Title

Using 3D-Printed Mesh-Like Brain Cortex with Deep Structures for Planning Intracranial EEG Electrode Placement

Document Type

Journal Article

Publication Date

4-1-2020

Journal

Journal of Digital Imaging

Volume

33

Issue

2

DOI

10.1007/s10278-019-00275-3

Keywords

3D printing; Brain surface anatomy; Deep electrode; EEG; Epilepsy

Abstract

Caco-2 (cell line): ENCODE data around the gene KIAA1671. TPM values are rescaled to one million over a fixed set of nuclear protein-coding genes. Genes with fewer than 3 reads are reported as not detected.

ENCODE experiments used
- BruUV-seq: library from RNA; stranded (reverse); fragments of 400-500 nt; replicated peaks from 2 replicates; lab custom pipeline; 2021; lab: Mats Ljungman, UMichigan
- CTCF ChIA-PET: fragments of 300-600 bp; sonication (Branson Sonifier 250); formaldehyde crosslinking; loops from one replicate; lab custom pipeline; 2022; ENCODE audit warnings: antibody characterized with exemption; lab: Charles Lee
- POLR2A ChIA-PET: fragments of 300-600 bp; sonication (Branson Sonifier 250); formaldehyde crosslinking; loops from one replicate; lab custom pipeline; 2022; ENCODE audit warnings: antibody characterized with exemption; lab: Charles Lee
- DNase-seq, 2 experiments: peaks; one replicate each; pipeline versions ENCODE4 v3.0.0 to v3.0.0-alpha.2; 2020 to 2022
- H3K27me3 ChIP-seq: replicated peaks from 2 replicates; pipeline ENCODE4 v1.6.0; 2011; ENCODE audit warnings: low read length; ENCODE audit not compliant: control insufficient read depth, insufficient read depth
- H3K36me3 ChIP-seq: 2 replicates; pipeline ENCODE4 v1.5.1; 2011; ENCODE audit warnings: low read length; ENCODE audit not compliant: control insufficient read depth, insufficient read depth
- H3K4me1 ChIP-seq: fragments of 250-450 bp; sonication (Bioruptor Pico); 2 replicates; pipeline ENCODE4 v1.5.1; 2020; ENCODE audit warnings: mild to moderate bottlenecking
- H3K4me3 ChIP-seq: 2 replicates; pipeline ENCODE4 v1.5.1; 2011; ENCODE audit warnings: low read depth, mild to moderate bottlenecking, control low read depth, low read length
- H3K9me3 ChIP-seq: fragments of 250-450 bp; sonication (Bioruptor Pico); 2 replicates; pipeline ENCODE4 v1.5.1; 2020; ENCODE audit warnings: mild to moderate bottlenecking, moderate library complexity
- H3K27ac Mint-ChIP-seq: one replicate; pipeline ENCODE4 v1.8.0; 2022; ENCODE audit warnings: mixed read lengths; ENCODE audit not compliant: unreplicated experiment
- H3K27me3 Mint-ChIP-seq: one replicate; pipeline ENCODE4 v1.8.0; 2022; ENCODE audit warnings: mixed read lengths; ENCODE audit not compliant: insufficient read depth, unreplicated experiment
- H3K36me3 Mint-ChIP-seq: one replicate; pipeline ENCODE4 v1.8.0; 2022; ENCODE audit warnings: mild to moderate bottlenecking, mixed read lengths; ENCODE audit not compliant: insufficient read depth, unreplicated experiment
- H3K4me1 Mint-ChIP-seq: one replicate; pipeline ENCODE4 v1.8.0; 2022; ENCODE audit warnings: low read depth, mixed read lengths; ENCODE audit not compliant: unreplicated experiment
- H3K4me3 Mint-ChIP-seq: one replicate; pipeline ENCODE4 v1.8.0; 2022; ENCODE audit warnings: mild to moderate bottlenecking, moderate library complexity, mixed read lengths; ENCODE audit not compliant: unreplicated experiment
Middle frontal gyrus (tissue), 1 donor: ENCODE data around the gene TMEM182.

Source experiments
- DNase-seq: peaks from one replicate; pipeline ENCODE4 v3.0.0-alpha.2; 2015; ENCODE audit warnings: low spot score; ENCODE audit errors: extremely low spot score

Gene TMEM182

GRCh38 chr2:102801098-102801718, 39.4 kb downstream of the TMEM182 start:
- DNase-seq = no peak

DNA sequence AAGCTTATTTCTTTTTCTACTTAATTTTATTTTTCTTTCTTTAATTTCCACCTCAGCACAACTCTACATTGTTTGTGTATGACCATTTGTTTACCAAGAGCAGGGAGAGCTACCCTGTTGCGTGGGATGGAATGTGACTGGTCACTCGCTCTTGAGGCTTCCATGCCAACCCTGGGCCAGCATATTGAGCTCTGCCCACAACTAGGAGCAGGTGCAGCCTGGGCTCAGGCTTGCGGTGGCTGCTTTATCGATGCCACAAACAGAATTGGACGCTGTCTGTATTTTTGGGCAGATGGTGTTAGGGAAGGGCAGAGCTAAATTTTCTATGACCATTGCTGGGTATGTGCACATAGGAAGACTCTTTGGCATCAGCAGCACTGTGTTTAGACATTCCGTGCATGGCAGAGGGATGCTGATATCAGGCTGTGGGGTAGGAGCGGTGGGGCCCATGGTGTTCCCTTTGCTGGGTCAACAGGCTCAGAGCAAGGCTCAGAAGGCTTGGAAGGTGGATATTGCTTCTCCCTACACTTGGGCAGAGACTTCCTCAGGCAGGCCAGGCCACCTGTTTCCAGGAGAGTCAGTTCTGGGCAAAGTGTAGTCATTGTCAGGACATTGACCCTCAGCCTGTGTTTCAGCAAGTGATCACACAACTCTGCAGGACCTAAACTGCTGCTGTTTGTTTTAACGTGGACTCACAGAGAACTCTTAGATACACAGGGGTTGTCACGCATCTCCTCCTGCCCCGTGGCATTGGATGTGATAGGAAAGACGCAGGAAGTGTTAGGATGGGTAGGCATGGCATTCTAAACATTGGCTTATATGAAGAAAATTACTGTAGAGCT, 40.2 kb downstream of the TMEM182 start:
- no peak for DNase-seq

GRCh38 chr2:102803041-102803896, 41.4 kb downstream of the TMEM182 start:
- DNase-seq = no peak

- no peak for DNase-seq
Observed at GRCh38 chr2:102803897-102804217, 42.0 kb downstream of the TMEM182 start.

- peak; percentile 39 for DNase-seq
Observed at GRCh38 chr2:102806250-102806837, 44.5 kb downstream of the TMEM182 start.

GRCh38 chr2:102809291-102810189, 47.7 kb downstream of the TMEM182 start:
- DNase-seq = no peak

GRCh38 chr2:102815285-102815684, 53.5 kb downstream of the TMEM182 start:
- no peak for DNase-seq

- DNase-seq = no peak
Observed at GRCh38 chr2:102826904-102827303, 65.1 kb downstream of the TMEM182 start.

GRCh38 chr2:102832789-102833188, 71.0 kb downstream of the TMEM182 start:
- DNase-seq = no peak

Surgical evaluation of medically refractory epilepsy frequently necessitates implantation of multiple intracranial electrodes for the identification of the seizure focus. Knowledge of the individual brain’s surface anatomy and deep structures is crucial for planning the electrode implantation. We present a novel method of 3D printing a brain that allows for the simulation of placement of all types of intracranial electrodes. We used a DICOM dataset of a T1-weighted 3D-FSPGR brain MRI from one subject. The segmentation tools of Materialise Mimics 21.0 were used to remove the osseous anatomy from brain parenchyma. Materialise 3-matic 13.0 was then utilized in order to transform the cortex of the segmented brain parenchyma into a mesh-like surface. Using 3-matic tools, the model was modified to incorporate deep brain structures and create an opening in the medial aspect. The final model was then 3D printed as a cerebral hemisphere with nylon material using selective laser sintering technology. The final model was light and durable and reflected accurate details of the surface anatomy and some deep structures. Additionally, standard surgical depth electrodes could be passed through the model to reach deep structures without damaging the model. This novel 3D-printed brain model provides a unique combination of visualizing both the surface anatomy and deep structures through the mesh-like surface while allowing repeated needle insertions. This relatively low-cost technique can be implemented for interdisciplinary preprocedural planning in patients requiring intracranial EEG monitoring and for any intervention that requires needle insertion into a solid organ with unique anatomy and internal targets.

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